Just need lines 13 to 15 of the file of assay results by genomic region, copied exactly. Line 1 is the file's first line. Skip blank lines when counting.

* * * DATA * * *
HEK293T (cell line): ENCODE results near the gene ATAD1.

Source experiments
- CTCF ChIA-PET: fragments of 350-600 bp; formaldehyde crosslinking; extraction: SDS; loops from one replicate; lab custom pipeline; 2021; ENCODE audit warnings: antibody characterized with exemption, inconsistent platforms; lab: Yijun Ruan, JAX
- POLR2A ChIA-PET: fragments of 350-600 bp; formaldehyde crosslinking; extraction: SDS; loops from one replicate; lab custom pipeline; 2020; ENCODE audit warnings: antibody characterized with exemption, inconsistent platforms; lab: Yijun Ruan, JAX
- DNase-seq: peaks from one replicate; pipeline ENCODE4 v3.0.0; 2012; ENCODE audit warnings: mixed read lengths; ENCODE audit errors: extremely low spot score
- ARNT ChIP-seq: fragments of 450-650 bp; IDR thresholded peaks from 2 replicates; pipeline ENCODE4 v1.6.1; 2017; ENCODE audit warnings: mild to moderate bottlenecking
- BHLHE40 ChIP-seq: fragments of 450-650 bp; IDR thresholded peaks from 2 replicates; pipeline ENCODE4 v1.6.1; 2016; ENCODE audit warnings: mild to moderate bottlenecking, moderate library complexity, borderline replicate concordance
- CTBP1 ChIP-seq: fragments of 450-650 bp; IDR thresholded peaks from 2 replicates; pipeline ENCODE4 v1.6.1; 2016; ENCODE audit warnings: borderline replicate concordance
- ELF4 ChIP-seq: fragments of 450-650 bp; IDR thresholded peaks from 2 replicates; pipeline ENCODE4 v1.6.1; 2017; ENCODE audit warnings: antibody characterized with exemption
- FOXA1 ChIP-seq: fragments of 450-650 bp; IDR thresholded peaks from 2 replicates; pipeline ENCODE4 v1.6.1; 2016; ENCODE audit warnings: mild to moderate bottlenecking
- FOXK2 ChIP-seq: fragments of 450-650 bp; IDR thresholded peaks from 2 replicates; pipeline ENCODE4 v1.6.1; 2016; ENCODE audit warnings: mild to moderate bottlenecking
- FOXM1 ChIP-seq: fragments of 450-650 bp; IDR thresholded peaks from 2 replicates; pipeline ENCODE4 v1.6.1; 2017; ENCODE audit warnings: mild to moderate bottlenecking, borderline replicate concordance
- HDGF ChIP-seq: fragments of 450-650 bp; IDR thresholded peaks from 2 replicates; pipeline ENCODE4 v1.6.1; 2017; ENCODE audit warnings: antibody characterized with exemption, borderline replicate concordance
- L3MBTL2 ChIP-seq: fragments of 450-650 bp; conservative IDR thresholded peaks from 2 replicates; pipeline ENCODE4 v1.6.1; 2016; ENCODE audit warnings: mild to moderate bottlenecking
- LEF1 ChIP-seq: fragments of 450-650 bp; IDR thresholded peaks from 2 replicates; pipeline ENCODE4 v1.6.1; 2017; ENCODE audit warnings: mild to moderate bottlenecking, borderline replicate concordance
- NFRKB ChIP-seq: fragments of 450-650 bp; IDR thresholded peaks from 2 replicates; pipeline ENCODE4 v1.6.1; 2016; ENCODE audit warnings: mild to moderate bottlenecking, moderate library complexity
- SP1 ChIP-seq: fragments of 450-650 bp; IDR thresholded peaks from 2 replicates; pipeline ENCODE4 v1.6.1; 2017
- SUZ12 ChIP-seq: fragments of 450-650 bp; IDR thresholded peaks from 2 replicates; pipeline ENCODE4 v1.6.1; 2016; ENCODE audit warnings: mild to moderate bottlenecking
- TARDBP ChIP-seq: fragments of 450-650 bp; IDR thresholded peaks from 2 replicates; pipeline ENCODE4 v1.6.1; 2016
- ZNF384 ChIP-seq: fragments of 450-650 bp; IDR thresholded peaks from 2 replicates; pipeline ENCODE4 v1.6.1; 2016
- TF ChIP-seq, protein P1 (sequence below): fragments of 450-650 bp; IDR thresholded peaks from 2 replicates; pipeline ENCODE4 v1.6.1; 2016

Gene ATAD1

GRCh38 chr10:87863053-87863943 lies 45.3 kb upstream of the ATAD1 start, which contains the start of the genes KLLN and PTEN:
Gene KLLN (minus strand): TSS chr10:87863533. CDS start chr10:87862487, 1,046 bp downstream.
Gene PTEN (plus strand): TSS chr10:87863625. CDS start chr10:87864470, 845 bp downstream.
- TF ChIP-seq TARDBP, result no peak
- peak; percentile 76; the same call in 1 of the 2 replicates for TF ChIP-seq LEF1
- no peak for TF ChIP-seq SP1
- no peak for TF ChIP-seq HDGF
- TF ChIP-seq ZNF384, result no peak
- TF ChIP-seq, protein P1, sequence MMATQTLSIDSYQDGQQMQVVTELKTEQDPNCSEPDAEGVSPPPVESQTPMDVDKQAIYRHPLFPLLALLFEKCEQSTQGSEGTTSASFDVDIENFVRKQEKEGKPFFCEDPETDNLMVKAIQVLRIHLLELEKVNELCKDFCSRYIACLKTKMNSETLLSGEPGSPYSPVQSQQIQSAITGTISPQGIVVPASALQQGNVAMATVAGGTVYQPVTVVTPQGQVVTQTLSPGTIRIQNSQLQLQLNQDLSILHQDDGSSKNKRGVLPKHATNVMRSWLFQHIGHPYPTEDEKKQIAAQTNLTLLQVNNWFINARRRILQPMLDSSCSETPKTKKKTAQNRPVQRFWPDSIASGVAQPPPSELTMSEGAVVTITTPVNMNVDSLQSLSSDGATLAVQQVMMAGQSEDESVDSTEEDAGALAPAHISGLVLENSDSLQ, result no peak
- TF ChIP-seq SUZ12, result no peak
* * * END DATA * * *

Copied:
- HDGF ChIP-seq: fragments of 450-650 bp; IDR thresholded peaks from 2 replicates; pipeline ENCODE4 v1.6.1; 2017; ENCODE audit warnings: antibody characterized with exemption, borderline replicate concordance
- L3MBTL2 ChIP-seq: fragments of 450-650 bp; conservative IDR thresholded peaks from 2 replicates; pipeline ENCODE4 v1.6.1; 2016; ENCODE audit warnings: mild to moderate bottlenecking
- LEF1 ChIP-seq: fragments of 450-650 bp; IDR thresholded peaks from 2 replicates; pipeline ENCODE4 v1.6.1; 2017; ENCODE audit warnings: mild to moderate bottlenecking, borderline replicate concordance